Ecological Research

, Volume 33, Issue 1, pp 213–223 | Cite as

Riverine wood-pasture responds to grazing decline

  • Dušanka Krašić
  • Elli Groner
  • Minucsér Mészáros
  • Tijana Nikolić
  • Dimitrije Radišić
  • Stanko Milić
  • Marko Kebert
  • Dubravka Milić
  • Ante Vujić
  • Zoran Galić
Original Article


There is insufficient available information on structural changes within wood-pastures including their relationship to abiotic influences such as livestock grazing, flooding and available soil nutrients. In this paper, we address the links between important environmental variables and different stages of the wood-pasture cycle, with the aim of understanding fluctuations in this relationship and processes that follow changes in wood-pasture condition. We used satellite and aerial image interpretation to identify structural vegetation shifts over 44 years under significantly declining livestock numbers. We used ground truthing of 24 plots to assess the current field scenario and employed canonical correspondence analysis (CCA) to evaluate the relationship between plant communities and environmental influences. Three dominant structural vegetation types grassland, transitional vegetation with thorny shrubs and woody encroachment were surveyed and the following set of variables was chosen: grazing intensity, inundation frequency, elevation, soil total nitrogen, soil available phosphorus, soil potassium, soil magnesium, soil calcium, soil pH and soil carbon to nitrogen ratio. Interpretation of satellite images revealed dominance of wood-pasture in the past, which alternated structurally between more open and more closed physiognomies. CCA with ground truthing data and forward selection revealed grazing intensity as the predominant ecological driver modifying vegetation structure, as well as transitioning vegetation patterns between open herbaceous and closed woody cover. Each structural vegetation type demonstrated a collective distribution pattern and a close relationship to certain abiotic drivers, indicating strong interactions between soil parameters, grazing pressure and vegetation composition.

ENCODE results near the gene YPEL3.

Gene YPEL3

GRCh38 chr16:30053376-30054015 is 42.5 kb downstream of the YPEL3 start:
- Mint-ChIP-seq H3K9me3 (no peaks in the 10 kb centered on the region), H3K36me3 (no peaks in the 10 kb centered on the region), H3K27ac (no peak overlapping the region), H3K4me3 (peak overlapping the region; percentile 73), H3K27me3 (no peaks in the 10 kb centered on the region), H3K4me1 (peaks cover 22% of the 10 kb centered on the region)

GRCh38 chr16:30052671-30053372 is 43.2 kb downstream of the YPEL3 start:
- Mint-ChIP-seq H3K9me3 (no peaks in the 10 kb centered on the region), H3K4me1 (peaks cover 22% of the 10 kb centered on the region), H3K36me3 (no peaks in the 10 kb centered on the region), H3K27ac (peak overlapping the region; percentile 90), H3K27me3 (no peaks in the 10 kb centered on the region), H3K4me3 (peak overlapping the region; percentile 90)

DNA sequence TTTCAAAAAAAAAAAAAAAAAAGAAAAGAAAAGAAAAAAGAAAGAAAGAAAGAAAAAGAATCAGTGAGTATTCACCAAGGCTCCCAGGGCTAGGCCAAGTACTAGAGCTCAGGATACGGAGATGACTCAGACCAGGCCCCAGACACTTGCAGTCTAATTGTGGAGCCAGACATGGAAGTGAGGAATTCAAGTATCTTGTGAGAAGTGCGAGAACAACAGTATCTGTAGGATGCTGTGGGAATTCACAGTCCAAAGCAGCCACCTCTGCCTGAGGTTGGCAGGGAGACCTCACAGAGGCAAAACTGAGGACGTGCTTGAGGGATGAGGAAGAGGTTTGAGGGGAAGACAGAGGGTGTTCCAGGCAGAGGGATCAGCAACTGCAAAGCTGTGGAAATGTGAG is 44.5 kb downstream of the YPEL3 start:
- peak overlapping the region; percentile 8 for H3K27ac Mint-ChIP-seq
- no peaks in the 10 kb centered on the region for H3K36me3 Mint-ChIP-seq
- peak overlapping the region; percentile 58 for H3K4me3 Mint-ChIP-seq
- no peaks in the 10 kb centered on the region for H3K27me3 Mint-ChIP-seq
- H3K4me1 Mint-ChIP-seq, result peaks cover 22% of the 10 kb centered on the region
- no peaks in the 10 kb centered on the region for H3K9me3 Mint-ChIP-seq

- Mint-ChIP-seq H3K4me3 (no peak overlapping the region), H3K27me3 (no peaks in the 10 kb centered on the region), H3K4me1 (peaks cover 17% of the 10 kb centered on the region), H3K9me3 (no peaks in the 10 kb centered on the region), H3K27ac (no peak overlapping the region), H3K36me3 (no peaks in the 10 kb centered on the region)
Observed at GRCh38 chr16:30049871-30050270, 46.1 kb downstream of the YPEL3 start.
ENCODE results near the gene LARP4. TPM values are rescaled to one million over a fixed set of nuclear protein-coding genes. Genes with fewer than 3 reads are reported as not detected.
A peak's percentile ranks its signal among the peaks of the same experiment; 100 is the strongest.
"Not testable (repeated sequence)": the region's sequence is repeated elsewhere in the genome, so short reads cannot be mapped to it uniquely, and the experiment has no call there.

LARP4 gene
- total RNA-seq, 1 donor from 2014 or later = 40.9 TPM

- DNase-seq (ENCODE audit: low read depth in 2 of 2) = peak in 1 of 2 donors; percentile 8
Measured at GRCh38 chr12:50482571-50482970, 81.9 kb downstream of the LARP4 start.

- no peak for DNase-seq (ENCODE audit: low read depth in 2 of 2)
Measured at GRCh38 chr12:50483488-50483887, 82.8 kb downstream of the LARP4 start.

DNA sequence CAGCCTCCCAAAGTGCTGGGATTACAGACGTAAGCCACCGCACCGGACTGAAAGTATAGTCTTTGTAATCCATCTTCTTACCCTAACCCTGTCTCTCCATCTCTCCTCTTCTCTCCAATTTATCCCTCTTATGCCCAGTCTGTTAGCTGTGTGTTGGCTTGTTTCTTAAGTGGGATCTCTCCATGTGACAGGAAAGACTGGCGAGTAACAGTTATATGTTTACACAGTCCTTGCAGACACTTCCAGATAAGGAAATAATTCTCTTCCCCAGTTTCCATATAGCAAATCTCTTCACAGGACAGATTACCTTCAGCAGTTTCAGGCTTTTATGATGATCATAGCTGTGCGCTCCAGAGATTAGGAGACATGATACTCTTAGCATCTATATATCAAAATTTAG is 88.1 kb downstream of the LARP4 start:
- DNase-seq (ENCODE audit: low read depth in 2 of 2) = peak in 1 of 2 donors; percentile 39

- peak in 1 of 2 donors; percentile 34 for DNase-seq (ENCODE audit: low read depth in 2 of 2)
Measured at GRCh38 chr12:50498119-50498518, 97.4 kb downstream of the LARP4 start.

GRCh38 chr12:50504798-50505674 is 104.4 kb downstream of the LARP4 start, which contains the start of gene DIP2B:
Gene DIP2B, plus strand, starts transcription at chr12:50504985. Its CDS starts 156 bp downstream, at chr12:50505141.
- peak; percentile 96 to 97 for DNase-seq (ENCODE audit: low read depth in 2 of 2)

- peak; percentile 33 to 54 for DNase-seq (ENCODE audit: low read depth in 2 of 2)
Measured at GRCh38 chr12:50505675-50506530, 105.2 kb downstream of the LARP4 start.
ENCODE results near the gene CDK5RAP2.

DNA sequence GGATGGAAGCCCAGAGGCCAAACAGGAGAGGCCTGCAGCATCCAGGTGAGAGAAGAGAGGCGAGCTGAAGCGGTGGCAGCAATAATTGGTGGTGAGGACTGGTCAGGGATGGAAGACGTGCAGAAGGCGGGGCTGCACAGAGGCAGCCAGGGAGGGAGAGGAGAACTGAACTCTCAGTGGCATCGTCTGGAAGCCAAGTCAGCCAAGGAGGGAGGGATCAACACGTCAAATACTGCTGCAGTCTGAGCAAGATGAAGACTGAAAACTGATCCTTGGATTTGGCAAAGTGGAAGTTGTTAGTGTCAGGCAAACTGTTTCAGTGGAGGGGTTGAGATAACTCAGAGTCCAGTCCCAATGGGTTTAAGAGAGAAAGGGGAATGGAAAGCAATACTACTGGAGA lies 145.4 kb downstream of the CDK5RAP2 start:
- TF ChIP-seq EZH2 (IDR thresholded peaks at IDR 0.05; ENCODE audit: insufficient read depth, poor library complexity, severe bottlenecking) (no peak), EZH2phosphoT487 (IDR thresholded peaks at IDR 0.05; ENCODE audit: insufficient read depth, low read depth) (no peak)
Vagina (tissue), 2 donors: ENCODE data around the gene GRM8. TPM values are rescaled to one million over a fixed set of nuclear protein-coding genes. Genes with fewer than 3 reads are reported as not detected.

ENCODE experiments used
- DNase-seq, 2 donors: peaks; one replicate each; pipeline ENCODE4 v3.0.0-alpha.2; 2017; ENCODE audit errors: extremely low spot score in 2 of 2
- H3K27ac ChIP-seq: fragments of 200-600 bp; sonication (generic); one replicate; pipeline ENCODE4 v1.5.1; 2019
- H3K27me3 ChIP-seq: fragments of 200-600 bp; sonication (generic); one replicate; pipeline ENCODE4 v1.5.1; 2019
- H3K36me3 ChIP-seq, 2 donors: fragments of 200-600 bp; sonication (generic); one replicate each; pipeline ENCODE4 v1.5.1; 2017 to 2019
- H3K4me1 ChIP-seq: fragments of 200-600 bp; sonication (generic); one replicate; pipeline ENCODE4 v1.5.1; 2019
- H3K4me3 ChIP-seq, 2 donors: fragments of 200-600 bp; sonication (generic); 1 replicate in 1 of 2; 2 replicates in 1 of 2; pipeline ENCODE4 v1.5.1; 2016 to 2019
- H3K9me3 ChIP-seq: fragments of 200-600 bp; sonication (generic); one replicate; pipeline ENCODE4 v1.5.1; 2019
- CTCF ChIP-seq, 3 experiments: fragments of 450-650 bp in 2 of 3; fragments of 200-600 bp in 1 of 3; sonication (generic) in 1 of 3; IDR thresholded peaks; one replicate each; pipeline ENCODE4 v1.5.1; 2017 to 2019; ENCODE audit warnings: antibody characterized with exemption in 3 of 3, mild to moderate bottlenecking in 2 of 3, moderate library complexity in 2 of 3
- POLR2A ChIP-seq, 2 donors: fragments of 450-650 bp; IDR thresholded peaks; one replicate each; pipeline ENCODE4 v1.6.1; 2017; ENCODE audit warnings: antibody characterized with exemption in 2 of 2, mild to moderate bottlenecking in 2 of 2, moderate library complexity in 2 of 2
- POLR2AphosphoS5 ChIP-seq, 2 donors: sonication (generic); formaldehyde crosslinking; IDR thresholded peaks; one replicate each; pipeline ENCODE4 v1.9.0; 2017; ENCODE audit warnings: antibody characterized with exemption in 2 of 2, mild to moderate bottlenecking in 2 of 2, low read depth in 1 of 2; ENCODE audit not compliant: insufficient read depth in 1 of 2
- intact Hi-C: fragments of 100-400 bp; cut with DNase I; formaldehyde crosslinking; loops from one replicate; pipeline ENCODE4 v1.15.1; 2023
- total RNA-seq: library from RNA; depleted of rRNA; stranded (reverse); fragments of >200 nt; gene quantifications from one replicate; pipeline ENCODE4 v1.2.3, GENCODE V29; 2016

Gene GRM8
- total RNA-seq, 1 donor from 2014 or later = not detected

Wood-pasture Cannonical correspondence analysis Satellite images Vegetation composition Soil properties 



This study was funded by the Ministry of Education, Science and Technological Development of the Republic of Serbia within the research project 43002: Biosensing Technologies and Global System for Long-Term Research and Integrated Management of Ecosystems and the project “Geotransformation of Vojvodina in the function of regional development (project number 114-451-2080/2016) of the Provincial Secretariat for Higher Education and Scientific Research, Vojvodina Autonomous Province.


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Copyright information

© The Ecological Society of Japan 2017

Authors and Affiliations

  • Dušanka Krašić
    • 1
  • Elli Groner
    • 2
  • Minucsér Mészáros
    • 3
  • Tijana Nikolić
    • 1
  • Dimitrije Radišić
    • 4
  • Stanko Milić
    • 5
  • Marko Kebert
    • 6
  • Dubravka Milić
    • 4
  • Ante Vujić
    • 4
  • Zoran Galić
    • 6
  1. 1.BioSense Institute, University of Novi SadNovi SadSerbia
  2. 2.Dead Sea and Arava Science CenterJerusalemIsrael
  3. 3.Department of Geography Tourism and Hotel Management, Faculty of SciencesUniversity of Novi SadNovi SadSerbia
  4. 4.Department of Biology and Ecology, Faculty of SciencesUniversity of Novi SadNovi SadSerbia
  5. 5.Laboratory for Soil and AgroecologyInstitute of Field and Vegetable CropsNovi SadSerbia
  6. 6.Institute of Lowland Forestry and EnvironmentNovi SadSerbia

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